His true identity, which was revealed after his arrest at J.F.K. airport last November, isn’t Prince Khalid of Saudi Arabia, but Anthony Enrique Gignac, a Colombian orphan adopted by an American couple and transported to Michigan when he was six years old. Embarking on a life of crime and deception that spanned 30 years, he became an “epic con artist” for whom “no scheme is out of reach,” according to a U.S. attorney. His most recent scam involved allegedly duping 26 international investors out of $8 million, while simultaneously attempting to con Miami billionaire Jeffrey Soffer, the ex-husband of supermodel Elle Macpherson, into taking him on as a partner in the Fontainebleau hotel. Gignac initially pleaded guilty to both schemes—only to reverse himself at a hearing in July, where his attorney successfully argued for a trial by jury.
But the technically unparalleled Messi has never been as beloved as Diego. Messi is a genius who makes his teammates better, but Maradona’s gift was more precious: he made everyone believe they were great and could be greater. Maradona was at his best when representing the underdogs: the Argentine national team, of course, beating England and Germany en route to win the 1986 World Cup. Even more famously, though, at Napoli, where Maradona led a group of mostly average players (like the inconspicuous Careca and Alemão) to triumphs unprecedented for the small team: two Italian leagues, one Italian Cup, one Italian Super Cup, and one UEFA Cup.
My best-case scenario for what’s going on now is—assuming that within the next half year, we do deal successfully with the COVID crisis—that it will become a model for people all around the world recognizing common problems, rallying together to deal with a common problem. My best-case scenario is that, having defeated COVID, we will go on to attempt to defeat and succeed in defeating climate change. For that reason, I see a potential silver lining, and that’s my best-case scenario for what’s going on now.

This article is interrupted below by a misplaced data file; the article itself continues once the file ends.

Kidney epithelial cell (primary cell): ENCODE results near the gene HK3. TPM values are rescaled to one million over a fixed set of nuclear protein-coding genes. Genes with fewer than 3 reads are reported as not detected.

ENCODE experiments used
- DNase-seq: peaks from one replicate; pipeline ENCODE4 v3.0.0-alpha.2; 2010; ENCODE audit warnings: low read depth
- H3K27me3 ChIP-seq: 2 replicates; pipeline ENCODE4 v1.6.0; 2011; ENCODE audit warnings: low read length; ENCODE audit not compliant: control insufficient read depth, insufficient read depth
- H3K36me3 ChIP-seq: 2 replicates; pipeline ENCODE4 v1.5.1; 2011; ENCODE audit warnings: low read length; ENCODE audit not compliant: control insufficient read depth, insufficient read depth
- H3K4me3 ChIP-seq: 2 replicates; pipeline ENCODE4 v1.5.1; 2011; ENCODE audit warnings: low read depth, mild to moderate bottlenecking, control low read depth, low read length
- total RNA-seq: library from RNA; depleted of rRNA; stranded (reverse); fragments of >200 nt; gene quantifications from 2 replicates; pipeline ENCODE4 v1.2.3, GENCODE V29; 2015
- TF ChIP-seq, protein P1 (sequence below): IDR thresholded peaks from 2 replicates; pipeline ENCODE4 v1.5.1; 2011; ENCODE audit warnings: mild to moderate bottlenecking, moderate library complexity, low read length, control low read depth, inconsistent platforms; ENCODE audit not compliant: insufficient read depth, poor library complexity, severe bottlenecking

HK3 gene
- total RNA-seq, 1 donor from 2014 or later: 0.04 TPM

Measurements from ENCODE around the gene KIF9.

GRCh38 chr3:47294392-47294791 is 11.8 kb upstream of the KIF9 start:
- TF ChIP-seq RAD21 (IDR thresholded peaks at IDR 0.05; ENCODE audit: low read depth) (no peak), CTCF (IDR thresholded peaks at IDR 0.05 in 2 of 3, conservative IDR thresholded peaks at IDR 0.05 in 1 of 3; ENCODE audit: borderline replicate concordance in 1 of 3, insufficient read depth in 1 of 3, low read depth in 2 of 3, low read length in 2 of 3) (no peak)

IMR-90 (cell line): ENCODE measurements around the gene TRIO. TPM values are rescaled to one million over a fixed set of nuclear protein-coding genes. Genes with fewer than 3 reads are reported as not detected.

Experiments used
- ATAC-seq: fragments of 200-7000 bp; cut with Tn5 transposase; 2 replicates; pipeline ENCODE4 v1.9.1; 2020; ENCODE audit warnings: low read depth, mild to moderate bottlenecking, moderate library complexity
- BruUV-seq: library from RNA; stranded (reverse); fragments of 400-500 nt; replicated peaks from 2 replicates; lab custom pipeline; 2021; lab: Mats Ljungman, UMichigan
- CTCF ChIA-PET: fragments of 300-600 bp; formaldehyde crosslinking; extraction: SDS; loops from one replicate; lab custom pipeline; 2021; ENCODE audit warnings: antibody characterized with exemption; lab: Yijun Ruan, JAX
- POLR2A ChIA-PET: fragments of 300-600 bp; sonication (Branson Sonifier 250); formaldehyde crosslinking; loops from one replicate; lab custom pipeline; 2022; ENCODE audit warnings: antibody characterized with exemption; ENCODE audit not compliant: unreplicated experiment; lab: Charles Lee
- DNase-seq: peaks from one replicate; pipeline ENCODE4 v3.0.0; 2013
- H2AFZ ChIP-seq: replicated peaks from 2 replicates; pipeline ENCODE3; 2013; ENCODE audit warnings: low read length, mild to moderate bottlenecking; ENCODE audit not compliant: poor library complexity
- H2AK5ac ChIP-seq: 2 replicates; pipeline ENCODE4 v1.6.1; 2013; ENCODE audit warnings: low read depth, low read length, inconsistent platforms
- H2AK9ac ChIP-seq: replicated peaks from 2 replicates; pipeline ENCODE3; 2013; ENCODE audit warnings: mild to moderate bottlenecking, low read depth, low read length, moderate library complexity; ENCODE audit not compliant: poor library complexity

IN 2015, PINTEREST—allegedly the kinder, nicer tech company—partnered with the consultancy Paradigm to increase diversity in the company, whose workforce remains only 4 percent Black. Yet even as the usual platitudes about diversity and inclusion and bringing change to the boys’ club that is the tech world were being mouthed on the outside, inside the company, a different and racist reality prevailed. According to a report in the Washington Post, a Black female employee, the only one on her team, was told by a white supervisor not to speak during meetings, after which the supervisor took credit for her work. Another executive “joked” that she should play the “servant” and “serve” the other members of the team.